I look forward to reading your comments.

Ok I Was Over Confident And Perhaps Even Cocky….. Read On To See How This One Played Out…..

Wednesday, May 4th, 2011

So there I am on a softball field in Texas. It was a beautiful night under the lights and I was enjoying the start of another game. In reality I am pumped up because we are UNDEFEATED and we are playing the Tigers, the 2nd place team.  The game starts and the Tigers jump all over us. They take a huge lead, 14-2, and we are in danger of the game ending under the slaughter rule which means you are losing by 12 runs or more in 4 innings.

Our team got together and mounted a major comeback – close your eyes and picture the music from Rocky playing! Sorry, I digress. Going into the last inning we are down 15-11 and yours truly is 3-3, hitting the ball solid and in a good grove. As I am running into the dugout I realize I am up 8th that inning and proceed to tell everyone who is listening that, “This game is ours and I will have the winning hit. All you guys need to decide is whether you are going to bump chests, bump fists, or give me a high five AFTER I win the game for us?”

Well as luck would have it we score 4 runs to tie the game and yours truly comes up with 2 outs and guys on 1st and 2nd in the bottom of the 7th. I keep saying what I said at the start of the inning, “Here is the winning hit.” In fact, I said to the umpire, “This game is over.”

I dig in, I get into my stance, I am a little off the plate as I always am, I swing at the 1st pitch which was a little inside…… Drum roll please…… did I win the game?? The answer is no, I grounded out to the 2nd baseman. Next stop extra innings where we proceeded to lose 19-18.

So there you have it.

Was I:

  • Confident?
  • Cocky?
  • Did I have the right attitude?
  • Has this ever happened to you?
  • Did you come through in the clutch?

I look forward to reading your comments.

Get Your Butt Off Twitter And Talk To Your Coworkers! By Guest Writer Annie Pettit, Ph. D.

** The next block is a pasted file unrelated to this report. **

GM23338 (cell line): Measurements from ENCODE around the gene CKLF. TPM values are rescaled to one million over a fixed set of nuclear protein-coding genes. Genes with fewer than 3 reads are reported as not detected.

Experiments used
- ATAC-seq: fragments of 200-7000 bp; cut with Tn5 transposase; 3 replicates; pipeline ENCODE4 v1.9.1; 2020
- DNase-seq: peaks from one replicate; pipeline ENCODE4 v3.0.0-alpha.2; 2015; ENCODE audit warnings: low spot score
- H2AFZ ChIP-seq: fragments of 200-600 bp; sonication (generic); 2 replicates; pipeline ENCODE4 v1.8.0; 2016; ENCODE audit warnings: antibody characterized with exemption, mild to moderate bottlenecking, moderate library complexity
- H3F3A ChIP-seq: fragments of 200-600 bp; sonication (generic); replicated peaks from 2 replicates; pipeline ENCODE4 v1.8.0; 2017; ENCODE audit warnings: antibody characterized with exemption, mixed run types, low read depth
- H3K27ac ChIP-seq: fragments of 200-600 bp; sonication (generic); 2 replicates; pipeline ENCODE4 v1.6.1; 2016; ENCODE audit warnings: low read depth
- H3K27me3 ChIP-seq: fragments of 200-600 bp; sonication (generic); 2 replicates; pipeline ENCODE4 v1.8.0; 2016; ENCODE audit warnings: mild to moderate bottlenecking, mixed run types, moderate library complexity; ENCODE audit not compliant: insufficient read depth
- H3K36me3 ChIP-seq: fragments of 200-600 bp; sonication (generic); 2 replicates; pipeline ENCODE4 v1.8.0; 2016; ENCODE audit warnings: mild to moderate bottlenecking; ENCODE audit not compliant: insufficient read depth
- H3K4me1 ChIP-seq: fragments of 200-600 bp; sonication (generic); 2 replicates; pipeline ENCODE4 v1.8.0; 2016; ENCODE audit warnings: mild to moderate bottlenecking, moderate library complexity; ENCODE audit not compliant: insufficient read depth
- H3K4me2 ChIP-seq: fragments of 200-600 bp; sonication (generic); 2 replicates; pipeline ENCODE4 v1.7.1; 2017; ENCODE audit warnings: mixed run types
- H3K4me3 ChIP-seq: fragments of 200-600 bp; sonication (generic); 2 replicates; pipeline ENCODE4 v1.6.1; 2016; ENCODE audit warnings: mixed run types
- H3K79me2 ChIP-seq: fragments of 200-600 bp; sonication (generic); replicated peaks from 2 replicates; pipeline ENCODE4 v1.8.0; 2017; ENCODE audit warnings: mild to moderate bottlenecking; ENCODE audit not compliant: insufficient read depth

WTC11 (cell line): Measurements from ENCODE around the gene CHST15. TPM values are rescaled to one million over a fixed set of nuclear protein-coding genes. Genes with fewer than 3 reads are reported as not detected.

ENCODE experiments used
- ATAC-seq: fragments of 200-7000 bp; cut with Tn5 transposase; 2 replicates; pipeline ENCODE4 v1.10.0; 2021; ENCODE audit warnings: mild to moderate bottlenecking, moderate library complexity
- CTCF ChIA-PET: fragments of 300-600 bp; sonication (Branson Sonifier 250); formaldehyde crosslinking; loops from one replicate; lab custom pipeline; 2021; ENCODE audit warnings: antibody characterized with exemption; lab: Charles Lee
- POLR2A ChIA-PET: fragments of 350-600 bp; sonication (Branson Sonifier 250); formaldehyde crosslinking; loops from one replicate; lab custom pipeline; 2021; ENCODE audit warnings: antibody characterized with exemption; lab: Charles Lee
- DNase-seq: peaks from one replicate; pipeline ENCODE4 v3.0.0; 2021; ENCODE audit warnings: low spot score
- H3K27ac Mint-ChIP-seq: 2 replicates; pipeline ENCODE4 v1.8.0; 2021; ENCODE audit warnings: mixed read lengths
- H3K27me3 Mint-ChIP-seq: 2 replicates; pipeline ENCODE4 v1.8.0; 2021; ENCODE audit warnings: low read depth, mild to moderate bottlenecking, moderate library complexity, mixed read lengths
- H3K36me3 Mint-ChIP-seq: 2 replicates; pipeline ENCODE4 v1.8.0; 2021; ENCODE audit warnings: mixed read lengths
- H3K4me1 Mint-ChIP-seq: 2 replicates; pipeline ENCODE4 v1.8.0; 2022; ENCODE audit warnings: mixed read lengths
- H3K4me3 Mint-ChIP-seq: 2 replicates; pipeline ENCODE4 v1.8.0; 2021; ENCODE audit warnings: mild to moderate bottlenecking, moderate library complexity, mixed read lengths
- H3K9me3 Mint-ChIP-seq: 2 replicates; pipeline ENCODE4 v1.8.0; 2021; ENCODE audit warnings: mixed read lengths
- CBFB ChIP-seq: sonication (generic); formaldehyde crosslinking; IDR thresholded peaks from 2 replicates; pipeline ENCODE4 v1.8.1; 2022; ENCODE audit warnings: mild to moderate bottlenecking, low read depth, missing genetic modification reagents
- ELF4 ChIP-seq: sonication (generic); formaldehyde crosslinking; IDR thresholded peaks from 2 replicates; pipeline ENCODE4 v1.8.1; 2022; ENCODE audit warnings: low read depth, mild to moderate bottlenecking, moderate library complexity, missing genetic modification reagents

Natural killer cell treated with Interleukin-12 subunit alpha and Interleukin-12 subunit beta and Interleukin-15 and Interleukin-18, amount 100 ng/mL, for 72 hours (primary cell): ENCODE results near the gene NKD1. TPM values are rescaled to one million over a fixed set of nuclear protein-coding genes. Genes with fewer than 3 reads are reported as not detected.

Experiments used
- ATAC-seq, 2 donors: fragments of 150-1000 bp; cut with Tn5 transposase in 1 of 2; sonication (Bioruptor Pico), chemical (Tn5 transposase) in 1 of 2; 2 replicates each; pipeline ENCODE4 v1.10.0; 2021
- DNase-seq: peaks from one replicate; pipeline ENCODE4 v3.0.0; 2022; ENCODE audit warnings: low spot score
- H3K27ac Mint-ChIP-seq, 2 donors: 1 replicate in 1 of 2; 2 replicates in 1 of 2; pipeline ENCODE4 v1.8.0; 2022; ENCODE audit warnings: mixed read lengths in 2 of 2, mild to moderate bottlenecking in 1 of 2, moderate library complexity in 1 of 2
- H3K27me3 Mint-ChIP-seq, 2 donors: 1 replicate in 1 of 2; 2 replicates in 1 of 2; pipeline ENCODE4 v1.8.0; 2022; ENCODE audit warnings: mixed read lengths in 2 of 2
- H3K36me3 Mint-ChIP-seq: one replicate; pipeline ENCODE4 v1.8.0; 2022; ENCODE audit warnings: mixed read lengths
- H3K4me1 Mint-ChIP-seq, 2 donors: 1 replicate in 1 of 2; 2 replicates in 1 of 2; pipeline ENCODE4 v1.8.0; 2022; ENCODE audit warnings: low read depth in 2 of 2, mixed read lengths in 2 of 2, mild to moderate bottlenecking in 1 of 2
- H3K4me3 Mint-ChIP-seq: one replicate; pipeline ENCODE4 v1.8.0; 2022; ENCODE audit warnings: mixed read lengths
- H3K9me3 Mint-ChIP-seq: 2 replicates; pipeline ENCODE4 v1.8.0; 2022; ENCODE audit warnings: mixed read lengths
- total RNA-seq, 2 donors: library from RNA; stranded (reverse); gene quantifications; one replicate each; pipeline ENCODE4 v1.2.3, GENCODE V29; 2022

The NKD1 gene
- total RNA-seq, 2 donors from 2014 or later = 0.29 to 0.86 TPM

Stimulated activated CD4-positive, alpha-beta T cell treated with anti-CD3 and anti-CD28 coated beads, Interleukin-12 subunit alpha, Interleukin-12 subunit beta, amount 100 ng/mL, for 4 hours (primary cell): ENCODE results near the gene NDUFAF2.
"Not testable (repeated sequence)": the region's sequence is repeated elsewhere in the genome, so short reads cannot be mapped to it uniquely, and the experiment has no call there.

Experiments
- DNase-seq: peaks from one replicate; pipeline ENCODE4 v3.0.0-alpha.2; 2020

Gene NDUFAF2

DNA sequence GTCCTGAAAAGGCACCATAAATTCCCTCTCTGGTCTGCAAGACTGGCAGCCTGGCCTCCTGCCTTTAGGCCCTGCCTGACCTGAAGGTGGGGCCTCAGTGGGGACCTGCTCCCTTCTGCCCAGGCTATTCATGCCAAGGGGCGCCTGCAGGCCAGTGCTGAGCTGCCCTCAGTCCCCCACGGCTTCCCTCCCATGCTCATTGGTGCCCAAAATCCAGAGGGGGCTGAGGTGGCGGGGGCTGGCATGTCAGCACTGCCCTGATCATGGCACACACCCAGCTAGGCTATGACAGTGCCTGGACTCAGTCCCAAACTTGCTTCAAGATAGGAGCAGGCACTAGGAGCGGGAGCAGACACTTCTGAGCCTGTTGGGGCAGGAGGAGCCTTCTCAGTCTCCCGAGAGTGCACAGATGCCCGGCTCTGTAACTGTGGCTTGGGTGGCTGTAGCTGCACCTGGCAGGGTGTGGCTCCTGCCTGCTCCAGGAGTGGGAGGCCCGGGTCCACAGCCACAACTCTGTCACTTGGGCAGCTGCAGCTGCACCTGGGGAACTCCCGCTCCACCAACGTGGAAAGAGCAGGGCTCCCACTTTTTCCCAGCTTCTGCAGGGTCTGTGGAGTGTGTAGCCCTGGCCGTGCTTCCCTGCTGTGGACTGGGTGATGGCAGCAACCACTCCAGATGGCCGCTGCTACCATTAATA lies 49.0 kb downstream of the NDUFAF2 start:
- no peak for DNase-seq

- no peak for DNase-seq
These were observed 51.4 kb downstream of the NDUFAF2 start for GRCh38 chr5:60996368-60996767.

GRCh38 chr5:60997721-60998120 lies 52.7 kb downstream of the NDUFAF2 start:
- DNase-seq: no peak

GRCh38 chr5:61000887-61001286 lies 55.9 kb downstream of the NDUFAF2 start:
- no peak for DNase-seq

Monday, May 2nd, 2011

I confess. I am addicted to Twitter. I check Twitter every day, several times a day, when my fingers are covered in dirt because I’m gardening, when my fingers are covered in dough because I’m baking. I’m so addicted to Twitter that I speak to my husband in 140 character sentences and send him bit.lys when I have more to say. I’m so addicted to Twitter that I forget my co-workers have voices and faces and can instantly react to my extremely important and inane comments.

In the Twittersphere, everyone I interact with has an opinion about social media research. I can mention the tiniest thing about how great social media research is and my so-called friends blast me with how sentiment analysis sucks and sampling is irrelevant and you can’t measure anything near as good as you can with a survey. In return, I blast them with comments about how I admire neuroscience and eyetracking and all that new-fangled stuff I really want to get my hands on.

But when, for some strange reason, I end up talking to people who aren’t online very much, the reaction is completely different. “What is sentiment analysis?” they ask. “How can you learn anything from crazy, unrepresentative people tweeting about what they had for breakfast?” they ask. Sometimes, I even have to show them how to turn on a computer, show them what a Facebox is, and show them what a Tweeter is.

Sometimes, I’m forced to shake away my veil of denial and remember that I am not a representative researcher. While I may be representative of social media researchers, not every researcher is online engaging in the world-wide focus group on the status of market research in 2011 and beyond. So this is my challenge to you.

  • Are you caught up in the world of social media like I am?
  • Do you agree with my point of view?
  • How will YOU bring your online research conversation into your offline research world?

I look forward to reading your comments.

Annie Pettit, PhD is the Chief Research Officer of Conversition Strategies, a boutique market research company that specializes in social media research.